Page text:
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'Dante's Peak': Lava Among the Ruins

By Rita Kempley
Washington Post Staff Writer
February 7, 1997

After 7,000 years of acid buildup, Mother Nature has a Maalox Moment. The old crone, er cone, grumbles in warning, heaves a mighty molten belch and, when she can hold it no longer, spews all over the teeny title town of "Dante's Peak."

The first in a new cycle of big-budget disaster flicks, this lulu of a lava-spewer matches "Twister" in special effects -- except, alas, there are no flying cows. While the plot is thin and there's little action till the big blow some 60 minutes into the film, a volcano offers a greater variety of thrills than your basic cyclone ever could.

In addition to a spectacular display of fireworks and brimstone, a Hollywood blast of this magnitude comes with earthquakes, mudslides, flash floods, rivers of liquefied rock, clouds of sulfurous steam and bursting lava bombs. All of this is a pain in the ash for the heroic Harry Dalton (Pierce Brosnan), a government volcanologist sent to investigate seismic activity near the long-dormant peak.

Harry, whose fiance died as they fled a Colombian eruption, is aided in his research by the town's comely mayor, Rachel Wando (Linda Hamilton), who looks on with interest as he examines rocks, sniffs the air and samples the water. Everything seems normal when, to their horror, they discover a couple of backpackers parboiled in a local hot spring -- proof along with lots of dead squirrels and withered evergreen trees that an eruption is imminent.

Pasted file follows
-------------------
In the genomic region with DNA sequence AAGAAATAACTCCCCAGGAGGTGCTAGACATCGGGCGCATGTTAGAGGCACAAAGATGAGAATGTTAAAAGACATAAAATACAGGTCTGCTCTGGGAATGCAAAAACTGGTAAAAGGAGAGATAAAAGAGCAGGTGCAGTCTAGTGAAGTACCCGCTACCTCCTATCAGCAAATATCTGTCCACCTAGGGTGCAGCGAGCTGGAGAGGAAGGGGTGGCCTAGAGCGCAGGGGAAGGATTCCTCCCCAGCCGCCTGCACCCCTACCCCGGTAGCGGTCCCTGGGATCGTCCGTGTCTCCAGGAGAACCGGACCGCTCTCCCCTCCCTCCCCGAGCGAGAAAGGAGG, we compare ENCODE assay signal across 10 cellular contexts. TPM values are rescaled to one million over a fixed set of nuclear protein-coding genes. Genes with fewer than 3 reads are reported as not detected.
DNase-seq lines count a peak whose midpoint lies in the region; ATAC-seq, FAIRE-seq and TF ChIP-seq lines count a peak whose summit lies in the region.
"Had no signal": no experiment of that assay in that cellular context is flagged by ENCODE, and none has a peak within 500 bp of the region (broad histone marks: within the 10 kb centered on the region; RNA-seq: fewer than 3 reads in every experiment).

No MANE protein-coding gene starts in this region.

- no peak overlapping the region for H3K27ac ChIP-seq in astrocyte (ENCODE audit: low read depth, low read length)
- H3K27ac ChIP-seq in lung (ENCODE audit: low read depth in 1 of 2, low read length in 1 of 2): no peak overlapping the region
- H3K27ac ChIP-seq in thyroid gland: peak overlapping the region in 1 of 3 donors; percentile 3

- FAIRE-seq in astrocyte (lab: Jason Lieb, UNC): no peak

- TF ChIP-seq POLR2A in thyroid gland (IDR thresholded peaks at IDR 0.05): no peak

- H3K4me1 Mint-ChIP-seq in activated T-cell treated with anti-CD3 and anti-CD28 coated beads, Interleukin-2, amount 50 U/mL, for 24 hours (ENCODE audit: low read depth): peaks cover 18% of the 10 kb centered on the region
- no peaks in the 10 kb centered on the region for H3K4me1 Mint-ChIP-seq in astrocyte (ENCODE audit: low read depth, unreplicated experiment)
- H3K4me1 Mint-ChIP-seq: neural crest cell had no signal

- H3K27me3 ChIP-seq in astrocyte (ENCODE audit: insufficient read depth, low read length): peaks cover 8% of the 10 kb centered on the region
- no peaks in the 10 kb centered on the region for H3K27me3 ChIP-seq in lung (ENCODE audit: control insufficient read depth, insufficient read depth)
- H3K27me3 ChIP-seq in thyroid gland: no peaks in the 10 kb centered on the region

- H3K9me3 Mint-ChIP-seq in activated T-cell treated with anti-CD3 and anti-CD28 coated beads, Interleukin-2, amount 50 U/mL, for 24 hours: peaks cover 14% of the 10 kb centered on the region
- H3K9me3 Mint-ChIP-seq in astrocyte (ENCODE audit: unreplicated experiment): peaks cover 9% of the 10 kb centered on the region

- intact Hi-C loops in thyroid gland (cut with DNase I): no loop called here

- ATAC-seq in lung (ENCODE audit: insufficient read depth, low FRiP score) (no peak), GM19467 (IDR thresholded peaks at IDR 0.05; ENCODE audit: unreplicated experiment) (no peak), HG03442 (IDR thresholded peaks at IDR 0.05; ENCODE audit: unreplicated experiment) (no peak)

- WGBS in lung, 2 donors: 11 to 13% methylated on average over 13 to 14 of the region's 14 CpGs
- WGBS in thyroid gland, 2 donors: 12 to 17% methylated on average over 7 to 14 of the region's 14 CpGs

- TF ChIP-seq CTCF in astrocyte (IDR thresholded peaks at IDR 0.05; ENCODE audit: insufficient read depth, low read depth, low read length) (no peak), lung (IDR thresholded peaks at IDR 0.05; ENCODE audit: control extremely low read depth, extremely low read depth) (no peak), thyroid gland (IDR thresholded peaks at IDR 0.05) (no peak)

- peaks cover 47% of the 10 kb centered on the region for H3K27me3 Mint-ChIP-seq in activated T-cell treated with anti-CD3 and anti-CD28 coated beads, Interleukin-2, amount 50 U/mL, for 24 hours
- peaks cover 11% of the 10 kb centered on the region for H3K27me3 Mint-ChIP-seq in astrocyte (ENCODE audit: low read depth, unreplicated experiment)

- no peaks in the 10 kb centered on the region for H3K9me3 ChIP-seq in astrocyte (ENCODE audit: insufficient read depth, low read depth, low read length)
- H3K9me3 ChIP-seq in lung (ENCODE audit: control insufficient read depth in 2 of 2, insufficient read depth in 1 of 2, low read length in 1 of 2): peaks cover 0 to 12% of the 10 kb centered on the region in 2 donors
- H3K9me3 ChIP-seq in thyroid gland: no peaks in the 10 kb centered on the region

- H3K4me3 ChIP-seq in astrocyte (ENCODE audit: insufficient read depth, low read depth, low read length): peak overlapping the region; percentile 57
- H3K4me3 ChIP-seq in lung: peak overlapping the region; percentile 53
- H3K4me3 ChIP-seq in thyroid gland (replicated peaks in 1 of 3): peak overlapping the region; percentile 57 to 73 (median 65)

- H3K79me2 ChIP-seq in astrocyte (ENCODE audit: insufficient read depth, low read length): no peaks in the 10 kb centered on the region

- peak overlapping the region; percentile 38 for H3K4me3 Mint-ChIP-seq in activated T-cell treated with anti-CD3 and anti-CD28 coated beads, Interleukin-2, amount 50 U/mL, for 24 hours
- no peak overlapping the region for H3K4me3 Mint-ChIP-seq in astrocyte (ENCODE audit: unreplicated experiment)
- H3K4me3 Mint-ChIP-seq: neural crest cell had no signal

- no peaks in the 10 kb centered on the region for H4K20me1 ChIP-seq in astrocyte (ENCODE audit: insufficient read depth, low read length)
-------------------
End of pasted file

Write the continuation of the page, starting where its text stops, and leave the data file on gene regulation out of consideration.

But nobody wants to hear the bad news, and selfish officials pooh-pooh the idea of an alert because it might jinx a big investment deal.

While the pressure builds and the magma bubbles, Harry and Rachel, a single mother of two, get to know each other better over dinner. Their eyes meet, their lips soon follow, and the earth moves. Unfortunately, this is quite literally the case and the couple hurry off to town to orchestrate an orderly evacuation. Though they repeatedly urge the villagers to remain calm, mass hysteria ensues as the volcano goes into convulsions.

Meanwhile, Harry and Rachel return for her children only to find that they have gone farther up the peak to rescue their grandmother (Elizabeth Hoffman), a sour old bat who adamantly refuses to leave her mountain.

She is so crotchety that the movie would have been better if the kids had gone off to save her little dog, Scruffy. And while we're filling up director Roger Donaldson's suggestion box, why not cast the diva of disaster flicks, Shelley Winters, in Granny's role, thereby linking the picture to the cataclysmic epics of the '70s. A more knowing approach to the old-fashioned tale might have made the cliched narrative and laughable dialogue seem intentional.

In any case, the explosions have only just begun -- "Dante's Peak" beat both Fox's "Volcano" and ABC's TV movie "Volcano: Fire on the Mountain" into the marketplace. "Volcano" bubbles up this spring at movie theaters and the ABC adventure airs Feb. 23. These efforts, however, represent only the tip of the iceberg. Stay tuned for "Titanic," "Flood," "Jurassic Park II" and other highly entertaining tales of mass destruction.

Dante's Peak is rated PG-13 for a skinny-dipping scene and nasty-looking injuries.

© Copyright 1997 The Washington Post Company

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